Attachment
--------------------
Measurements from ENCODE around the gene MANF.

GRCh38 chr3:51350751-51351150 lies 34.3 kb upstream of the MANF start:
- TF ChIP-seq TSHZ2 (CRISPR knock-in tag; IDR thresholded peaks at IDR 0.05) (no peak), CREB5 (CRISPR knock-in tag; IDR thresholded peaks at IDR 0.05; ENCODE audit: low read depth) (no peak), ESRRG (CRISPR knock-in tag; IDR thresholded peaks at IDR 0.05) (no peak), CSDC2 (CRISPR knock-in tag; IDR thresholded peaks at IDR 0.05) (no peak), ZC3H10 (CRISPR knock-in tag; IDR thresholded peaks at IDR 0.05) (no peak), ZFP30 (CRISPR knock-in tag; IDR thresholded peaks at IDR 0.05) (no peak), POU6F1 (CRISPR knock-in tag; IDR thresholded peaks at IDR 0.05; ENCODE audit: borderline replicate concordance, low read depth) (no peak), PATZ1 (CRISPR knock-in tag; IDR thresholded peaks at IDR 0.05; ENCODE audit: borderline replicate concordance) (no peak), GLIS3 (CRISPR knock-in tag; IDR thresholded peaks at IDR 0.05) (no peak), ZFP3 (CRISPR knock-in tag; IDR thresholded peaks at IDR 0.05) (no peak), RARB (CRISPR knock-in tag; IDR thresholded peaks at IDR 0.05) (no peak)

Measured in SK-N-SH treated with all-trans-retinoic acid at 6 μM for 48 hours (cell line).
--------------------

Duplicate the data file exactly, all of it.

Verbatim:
Measurements from ENCODE around the gene MANF.

GRCh38 chr3:51350751-51351150 lies 34.3 kb upstream of the MANF start:
- TF ChIP-seq TSHZ2 (CRISPR knock-in tag; IDR thresholded peaks at IDR 0.05) (no peak), CREB5 (CRISPR knock-in tag; IDR thresholded peaks at IDR 0.05; ENCODE audit: low read depth) (no peak), ESRRG (CRISPR knock-in tag; IDR thresholded peaks at IDR 0.05) (no peak), CSDC2 (CRISPR knock-in tag; IDR thresholded peaks at IDR 0.05) (no peak), ZC3H10 (CRISPR knock-in tag; IDR thresholded peaks at IDR 0.05) (no peak), ZFP30 (CRISPR knock-in tag; IDR thresholded peaks at IDR 0.05) (no peak), POU6F1 (CRISPR knock-in tag; IDR thresholded peaks at IDR 0.05; ENCODE audit: borderline replicate concordance, low read depth) (no peak), PATZ1 (CRISPR knock-in tag; IDR thresholded peaks at IDR 0.05; ENCODE audit: borderline replicate concordance) (no peak), GLIS3 (CRISPR knock-in tag; IDR thresholded peaks at IDR 0.05) (no peak), ZFP3 (CRISPR knock-in tag; IDR thresholded peaks at IDR 0.05) (no peak), RARB (CRISPR knock-in tag; IDR thresholded peaks at IDR 0.05) (no peak)

Measured in SK-N-SH treated with all-trans-retinoic acid at 6 μM for 48 hours (cell line).